With a great deal of help from multimedia (puppets, marionettes, projections, cartoons, films, puppets playing people, people playing marionettes) but no microphones at all, ten performers - nine of them splendid - put this show on with a straight face, at such a breakneck pace (90 minutes) that you had no time to notice the plot didn't make much sense. Lots of jokes about fascist Americanism creeping into our free society that haven't aged at all. Business is bad and fantasy is good, and that was all Yip Harburg needed. The tunes by Sammy Fain are Grade B for 1951, which means they'd be A++ on Broadway now. The lyrics keep tickling and re-tickling, and reprises are good because it's a second chance to get the rapid-fire puns and plays on words. Perhaps best of all, they didn't cut all of Yma Sumac's unsingable material - they just kept Yma Sumac! A girl in veils wiggles her hips and pretends to yodel, and Yma is on the soundtrack. Otherwise, accompaniment was a nifty little combo (no electronics!). A little social message, yes, but otherwise just a pack-up-your-troubles zany evening of the sort Broadway hasn't known in fifty years, Off-Broadway in thirty.
Among the performers I was particularly delighted by Alexandra Bernard, an amazing singer and actress, as a vicious secretary and, later, a vamp Flahooley; and by Primy Rivera's delicious camp turn as Abou the Genii (who gets to sing
"The Springtime Cometh,
and to summeth up
the springtime cometh for the love of thee! ...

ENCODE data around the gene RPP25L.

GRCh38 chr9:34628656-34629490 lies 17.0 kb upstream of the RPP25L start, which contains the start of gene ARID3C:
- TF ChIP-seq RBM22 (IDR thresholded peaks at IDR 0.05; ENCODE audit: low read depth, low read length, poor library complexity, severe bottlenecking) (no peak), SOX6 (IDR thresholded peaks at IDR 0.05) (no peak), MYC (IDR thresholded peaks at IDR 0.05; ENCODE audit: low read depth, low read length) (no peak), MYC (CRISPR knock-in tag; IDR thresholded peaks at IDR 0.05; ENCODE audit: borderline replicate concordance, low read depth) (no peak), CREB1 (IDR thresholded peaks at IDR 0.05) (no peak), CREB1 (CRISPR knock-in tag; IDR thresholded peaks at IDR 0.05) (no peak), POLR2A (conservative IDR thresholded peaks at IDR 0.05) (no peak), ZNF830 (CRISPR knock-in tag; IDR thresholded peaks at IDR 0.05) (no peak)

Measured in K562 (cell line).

Lad and lass
in tall green grass
- anyone who has seen Finian's Rainbow lately knows what to expect - and everyone in New York should run to see it -
also, John Wiethorn and Natalia Peguero, charming as the lovers, and Daniel Fergus Tamulonis as B.G. Bigelow, the practical joker as dictator - it was evidently Tamulonis who designed the many sorts of wacky puppet presences in the story, though these included some manipulation (in a trial sequence sending up the HUAC hearings) in the manner of Avenue Q. There was just a little dancing, impressive considering the cramped space. The only weak spot was Yip Harburg's grandson Ben, who played a puppet and sang so badly it was hard to say if he or the part was more wooden.
And all this was only $18!
After that I went to Ty’s (my local), which was mostly empty (it got fuller later), and met a couple of guys who were into opera and musicals, and we talked about those for a couple of hours. A perfect ending for the night, eh?